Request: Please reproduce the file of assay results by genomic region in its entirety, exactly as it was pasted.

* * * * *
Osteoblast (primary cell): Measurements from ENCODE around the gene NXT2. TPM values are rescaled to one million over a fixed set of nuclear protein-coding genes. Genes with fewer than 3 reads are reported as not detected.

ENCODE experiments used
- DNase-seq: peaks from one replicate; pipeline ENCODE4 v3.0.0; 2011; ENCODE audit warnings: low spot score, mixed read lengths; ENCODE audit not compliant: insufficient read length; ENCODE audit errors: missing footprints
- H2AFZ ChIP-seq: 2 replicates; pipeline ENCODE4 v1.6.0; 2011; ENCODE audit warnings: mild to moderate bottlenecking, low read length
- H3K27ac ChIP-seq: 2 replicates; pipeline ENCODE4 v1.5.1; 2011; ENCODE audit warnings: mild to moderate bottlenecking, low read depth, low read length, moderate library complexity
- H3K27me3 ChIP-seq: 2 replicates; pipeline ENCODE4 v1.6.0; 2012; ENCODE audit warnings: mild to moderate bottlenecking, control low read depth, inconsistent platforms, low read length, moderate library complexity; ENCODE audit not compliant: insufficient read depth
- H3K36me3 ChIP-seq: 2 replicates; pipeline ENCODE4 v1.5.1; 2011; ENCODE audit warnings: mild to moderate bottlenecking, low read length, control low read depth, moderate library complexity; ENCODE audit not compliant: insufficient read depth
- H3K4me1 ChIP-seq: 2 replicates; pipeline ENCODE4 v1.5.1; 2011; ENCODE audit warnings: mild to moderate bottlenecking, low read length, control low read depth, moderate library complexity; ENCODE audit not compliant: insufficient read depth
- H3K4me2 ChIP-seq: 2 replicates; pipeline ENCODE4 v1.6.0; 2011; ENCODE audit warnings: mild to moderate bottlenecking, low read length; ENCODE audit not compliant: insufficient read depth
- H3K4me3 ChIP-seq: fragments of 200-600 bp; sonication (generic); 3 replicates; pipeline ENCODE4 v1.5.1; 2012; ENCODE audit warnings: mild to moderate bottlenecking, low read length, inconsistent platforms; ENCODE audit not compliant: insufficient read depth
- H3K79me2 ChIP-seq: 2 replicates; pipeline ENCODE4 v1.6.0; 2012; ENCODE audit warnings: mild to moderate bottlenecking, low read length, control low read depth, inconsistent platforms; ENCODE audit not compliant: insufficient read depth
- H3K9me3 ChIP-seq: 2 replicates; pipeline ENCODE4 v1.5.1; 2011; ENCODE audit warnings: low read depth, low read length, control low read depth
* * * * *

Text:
Osteoblast (primary cell): Measurements from ENCODE around the gene NXT2. TPM values are rescaled to one million over a fixed set of nuclear protein-coding genes. Genes with fewer than 3 reads are reported as not detected.

ENCODE experiments used
- DNase-seq: peaks from one replicate; pipeline ENCODE4 v3.0.0; 2011; ENCODE audit warnings: low spot score, mixed read lengths; ENCODE audit not compliant: insufficient read length; ENCODE audit errors: missing footprints
- H2AFZ ChIP-seq: 2 replicates; pipeline ENCODE4 v1.6.0; 2011; ENCODE audit warnings: mild to moderate bottlenecking, low read length
- H3K27ac ChIP-seq: 2 replicates; pipeline ENCODE4 v1.5.1; 2011; ENCODE audit warnings: mild to moderate bottlenecking, low read depth, low read length, moderate library complexity
- H3K27me3 ChIP-seq: 2 replicates; pipeline ENCODE4 v1.6.0; 2012; ENCODE audit warnings: mild to moderate bottlenecking, control low read depth, inconsistent platforms, low read length, moderate library complexity; ENCODE audit not compliant: insufficient read depth
- H3K36me3 ChIP-seq: 2 replicates; pipeline ENCODE4 v1.5.1; 2011; ENCODE audit warnings: mild to moderate bottlenecking, low read length, control low read depth, moderate library complexity; ENCODE audit not compliant: insufficient read depth
- H3K4me1 ChIP-seq: 2 replicates; pipeline ENCODE4 v1.5.1; 2011; ENCODE audit warnings: mild to moderate bottlenecking, low read length, control low read depth, moderate library complexity; ENCODE audit not compliant: insufficient read depth
- H3K4me2 ChIP-seq: 2 replicates; pipeline ENCODE4 v1.6.0; 2011; ENCODE audit warnings: mild to moderate bottlenecking, low read length; ENCODE audit not compliant: insufficient read depth
- H3K4me3 ChIP-seq: fragments of 200-600 bp; sonication (generic); 3 replicates; pipeline ENCODE4 v1.5.1; 2012; ENCODE audit warnings: mild to moderate bottlenecking, low read length, inconsistent platforms; ENCODE audit not compliant: insufficient read depth
- H3K79me2 ChIP-seq: 2 replicates; pipeline ENCODE4 v1.6.0; 2012; ENCODE audit warnings: mild to moderate bottlenecking, low read length, control low read depth, inconsistent platforms; ENCODE audit not compliant: insufficient read depth
- H3K9me3 ChIP-seq: 2 replicates; pipeline ENCODE4 v1.5.1; 2011; ENCODE audit warnings: low read depth, low read length, control low read depth